Currently, 38 percent of inmates in the Albuquerque-Bernalillo County Metro Detention Center (MDC) are there solely because they cannot afford bail. Given that it costs $125 per day to house an inmate, the MDC is spending $64,125 per day on these defendants as they await trial. According to officials, 11 percent of those inmates cannot afford to post bonds as low as $100.

The bill now heads back to the Senate for concurrence.

House Unanimously Passes Bill Providing Parental Visitation Rights to Adult Children

Santa Fe, NM – House Bill 120, sponsored by Rep. Conrad James, unanimously passed the House of Representatives tonight. The legislation would ensure that adult children have the right to visit their elderly and ill parents even if they are under the care of another person.

“This bill will support the visitation rights of adult children with ailing parents, and I’m encouraged by its passage,” James said. “We need to take this step to clarify the law and protect the rights of children to maintain a relationship with their parents in their final days.”

This bill creates a civil proceeding within the existing statute for an adult child to petition a court for visitation with an elderly parent who does not live with the adult child, while balancing the interests of the adult child and of the elderly parent.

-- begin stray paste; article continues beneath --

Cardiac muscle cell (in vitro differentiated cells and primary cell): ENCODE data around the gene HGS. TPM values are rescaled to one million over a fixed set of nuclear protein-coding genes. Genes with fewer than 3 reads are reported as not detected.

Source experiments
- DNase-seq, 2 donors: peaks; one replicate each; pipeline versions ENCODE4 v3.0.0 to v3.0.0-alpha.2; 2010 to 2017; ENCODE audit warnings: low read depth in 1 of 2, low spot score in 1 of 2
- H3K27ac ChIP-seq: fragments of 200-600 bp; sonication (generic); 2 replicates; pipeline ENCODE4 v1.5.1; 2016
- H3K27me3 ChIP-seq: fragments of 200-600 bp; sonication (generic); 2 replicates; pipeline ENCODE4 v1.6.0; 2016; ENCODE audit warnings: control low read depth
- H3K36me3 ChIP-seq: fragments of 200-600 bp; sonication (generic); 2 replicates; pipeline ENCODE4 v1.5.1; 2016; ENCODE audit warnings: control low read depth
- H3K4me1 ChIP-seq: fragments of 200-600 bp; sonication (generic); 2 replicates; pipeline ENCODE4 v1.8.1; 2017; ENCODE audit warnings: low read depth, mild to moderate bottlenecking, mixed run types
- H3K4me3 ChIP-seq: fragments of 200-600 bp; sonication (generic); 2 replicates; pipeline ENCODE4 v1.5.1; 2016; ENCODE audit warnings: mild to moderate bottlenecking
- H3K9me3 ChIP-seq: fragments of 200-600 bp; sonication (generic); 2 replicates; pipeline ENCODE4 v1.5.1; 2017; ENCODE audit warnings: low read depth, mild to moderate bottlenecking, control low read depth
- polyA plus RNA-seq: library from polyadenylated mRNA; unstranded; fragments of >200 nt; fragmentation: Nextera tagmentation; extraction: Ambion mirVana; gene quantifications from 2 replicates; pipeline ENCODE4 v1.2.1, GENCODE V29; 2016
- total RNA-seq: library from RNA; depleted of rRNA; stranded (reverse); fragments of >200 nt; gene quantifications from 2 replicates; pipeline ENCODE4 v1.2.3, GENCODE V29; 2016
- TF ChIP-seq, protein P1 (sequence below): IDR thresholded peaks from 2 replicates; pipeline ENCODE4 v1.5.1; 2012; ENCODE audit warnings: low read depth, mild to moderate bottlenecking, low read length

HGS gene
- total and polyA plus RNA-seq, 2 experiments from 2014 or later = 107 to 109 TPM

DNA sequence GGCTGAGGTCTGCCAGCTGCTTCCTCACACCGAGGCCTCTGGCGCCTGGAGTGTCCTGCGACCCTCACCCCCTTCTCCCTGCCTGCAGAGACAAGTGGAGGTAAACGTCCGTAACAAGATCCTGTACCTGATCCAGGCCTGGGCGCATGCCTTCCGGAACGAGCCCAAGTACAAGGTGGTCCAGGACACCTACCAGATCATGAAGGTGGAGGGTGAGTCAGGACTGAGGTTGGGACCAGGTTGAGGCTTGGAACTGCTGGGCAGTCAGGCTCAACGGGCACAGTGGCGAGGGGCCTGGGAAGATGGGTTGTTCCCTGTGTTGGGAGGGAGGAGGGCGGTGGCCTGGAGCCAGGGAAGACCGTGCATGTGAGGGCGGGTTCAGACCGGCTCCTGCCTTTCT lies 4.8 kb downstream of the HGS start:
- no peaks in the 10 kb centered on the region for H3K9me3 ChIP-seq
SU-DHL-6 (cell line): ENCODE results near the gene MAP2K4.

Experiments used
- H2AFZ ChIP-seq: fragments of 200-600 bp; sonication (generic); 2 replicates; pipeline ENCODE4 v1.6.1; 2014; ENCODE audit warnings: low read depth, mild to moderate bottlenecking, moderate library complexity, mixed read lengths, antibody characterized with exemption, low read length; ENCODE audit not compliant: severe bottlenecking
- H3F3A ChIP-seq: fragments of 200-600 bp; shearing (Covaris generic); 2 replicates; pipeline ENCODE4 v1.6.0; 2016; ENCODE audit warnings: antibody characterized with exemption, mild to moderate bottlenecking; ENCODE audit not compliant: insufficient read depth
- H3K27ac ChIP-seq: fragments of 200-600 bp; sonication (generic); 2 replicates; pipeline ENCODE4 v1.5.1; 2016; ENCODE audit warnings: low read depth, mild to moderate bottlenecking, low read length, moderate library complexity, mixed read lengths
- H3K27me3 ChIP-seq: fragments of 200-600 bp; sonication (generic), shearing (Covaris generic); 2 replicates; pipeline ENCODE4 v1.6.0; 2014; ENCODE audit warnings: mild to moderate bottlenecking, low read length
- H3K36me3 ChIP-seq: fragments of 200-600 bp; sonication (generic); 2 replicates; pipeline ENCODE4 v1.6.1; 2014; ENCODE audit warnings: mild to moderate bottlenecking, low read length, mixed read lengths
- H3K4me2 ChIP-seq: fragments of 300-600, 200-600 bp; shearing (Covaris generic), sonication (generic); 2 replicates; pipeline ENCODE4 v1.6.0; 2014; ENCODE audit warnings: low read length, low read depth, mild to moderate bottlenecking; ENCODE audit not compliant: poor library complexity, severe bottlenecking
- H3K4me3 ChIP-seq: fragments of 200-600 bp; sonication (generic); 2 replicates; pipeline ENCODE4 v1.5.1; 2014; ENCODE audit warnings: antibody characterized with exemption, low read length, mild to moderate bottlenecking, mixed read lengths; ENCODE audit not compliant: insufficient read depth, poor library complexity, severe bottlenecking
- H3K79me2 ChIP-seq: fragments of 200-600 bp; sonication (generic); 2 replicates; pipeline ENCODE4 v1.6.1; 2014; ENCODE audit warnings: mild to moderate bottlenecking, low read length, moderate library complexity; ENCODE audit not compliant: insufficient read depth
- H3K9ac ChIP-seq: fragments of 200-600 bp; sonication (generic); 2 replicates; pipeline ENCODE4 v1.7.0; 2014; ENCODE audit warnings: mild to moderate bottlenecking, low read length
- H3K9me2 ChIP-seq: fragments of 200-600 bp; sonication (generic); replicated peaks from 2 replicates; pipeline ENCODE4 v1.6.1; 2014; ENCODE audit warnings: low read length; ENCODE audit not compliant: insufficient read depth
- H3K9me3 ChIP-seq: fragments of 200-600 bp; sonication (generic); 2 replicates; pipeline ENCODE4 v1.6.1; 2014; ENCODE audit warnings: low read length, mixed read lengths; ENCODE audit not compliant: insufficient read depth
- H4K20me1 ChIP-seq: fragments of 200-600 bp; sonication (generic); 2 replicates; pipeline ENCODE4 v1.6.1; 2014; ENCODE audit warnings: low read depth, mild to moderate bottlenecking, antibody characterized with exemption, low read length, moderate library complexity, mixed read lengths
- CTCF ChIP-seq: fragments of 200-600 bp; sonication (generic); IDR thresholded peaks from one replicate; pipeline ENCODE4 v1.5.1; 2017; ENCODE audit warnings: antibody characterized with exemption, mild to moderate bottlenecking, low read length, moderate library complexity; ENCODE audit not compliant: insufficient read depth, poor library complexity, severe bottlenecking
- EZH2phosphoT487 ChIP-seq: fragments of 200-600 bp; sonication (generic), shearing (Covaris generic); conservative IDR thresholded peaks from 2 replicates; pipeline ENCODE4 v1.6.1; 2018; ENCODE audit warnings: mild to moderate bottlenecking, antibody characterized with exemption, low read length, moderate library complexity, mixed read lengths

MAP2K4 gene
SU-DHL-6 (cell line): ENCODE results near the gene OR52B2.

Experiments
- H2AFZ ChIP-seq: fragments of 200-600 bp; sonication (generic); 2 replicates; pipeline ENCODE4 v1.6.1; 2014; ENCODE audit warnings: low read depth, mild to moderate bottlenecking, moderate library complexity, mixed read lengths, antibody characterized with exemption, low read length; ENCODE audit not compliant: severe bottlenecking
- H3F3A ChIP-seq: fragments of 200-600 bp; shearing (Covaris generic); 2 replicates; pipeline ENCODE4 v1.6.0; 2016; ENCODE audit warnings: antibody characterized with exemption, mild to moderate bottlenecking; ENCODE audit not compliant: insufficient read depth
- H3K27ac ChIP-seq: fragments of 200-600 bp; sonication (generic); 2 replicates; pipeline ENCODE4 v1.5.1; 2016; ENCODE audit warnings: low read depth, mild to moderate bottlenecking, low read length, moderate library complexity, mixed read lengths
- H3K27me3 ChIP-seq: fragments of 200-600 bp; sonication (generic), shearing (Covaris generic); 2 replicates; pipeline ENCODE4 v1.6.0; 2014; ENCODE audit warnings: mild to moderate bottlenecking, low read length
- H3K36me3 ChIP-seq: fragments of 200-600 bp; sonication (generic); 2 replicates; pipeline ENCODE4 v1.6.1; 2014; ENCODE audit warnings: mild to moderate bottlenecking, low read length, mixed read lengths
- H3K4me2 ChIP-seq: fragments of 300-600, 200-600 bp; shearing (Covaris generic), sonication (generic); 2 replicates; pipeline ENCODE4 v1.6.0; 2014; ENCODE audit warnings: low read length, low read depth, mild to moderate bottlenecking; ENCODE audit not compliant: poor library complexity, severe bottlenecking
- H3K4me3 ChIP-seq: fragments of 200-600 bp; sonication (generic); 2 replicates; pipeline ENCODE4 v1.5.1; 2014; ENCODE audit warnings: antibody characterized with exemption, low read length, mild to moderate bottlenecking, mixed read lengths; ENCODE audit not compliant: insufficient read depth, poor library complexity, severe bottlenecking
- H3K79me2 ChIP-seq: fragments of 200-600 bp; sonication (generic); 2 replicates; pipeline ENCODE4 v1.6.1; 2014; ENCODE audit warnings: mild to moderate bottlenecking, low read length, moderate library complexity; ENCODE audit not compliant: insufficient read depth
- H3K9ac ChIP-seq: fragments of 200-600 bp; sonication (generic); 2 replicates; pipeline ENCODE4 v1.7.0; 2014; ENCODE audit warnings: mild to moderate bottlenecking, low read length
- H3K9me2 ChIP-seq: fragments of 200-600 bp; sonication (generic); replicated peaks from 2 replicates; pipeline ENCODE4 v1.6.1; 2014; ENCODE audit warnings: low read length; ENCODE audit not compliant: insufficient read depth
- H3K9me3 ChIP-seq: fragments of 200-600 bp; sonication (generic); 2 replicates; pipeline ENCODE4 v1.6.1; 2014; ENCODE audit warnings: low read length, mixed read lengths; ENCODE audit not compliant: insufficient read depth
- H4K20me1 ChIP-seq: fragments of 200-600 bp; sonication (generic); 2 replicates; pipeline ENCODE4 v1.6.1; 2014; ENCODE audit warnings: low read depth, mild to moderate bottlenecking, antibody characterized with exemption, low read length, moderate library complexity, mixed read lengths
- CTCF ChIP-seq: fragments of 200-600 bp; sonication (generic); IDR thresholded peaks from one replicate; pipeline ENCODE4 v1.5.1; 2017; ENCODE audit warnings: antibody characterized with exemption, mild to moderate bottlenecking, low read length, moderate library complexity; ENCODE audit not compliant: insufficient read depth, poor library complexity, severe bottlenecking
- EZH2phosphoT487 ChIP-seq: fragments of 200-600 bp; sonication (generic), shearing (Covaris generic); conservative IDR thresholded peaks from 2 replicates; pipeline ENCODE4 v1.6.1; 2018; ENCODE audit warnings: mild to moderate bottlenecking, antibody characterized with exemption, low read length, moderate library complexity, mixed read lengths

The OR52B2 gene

The legislation was inspired by the case of Kerri Kasem, who was unable to visit her father, radio personality Casey Kasem, after he was moved from California to a nursing home in Nevada and then Washington without his children being notified or providing consent. Kasem has been working with legislatures across the country to pass legislation like HB 120 to prevent situations like hers from happening to anyone else. Similar bills have been passed into law in California, Texas and Iowa.

“I appreciate the efforts of the Kasem Cares Foundation and all the advocates who have worked tirelessly on this important piece of legislation,” James said. “This is a courageous step towards providing the relief that frustrated family members deserve under these difficult circumstances.”

Capital Outlay Bill Passes House Floor

Santa Fe, NM – Today, the House unanimously passed HB 219, a bipartisan capital outlay bill funding pubic projects in New Mexico, helping to build critical infrastructure and provide jobs across the state.  The bill is sponsored by Reps. Jason Harper and Tim Lewis.

“I’m glad that the House has passed this important legislation today to address critical shortages in infrastructure across the state, and I urge the Senate to quickly act on this legislation and send this bill to the Governor,” said Harper. “We’ve invested more than $160 million in infrastructure projects including $84 million for hospitals, prisons and state police facilities, as well as other state-owned buildings statewide.”

In addition, the bill provides $82 million for local projects like roads, water access, parks, health and public safety facilities and cultural facilities.

The bill now heads to the Senate for consideration.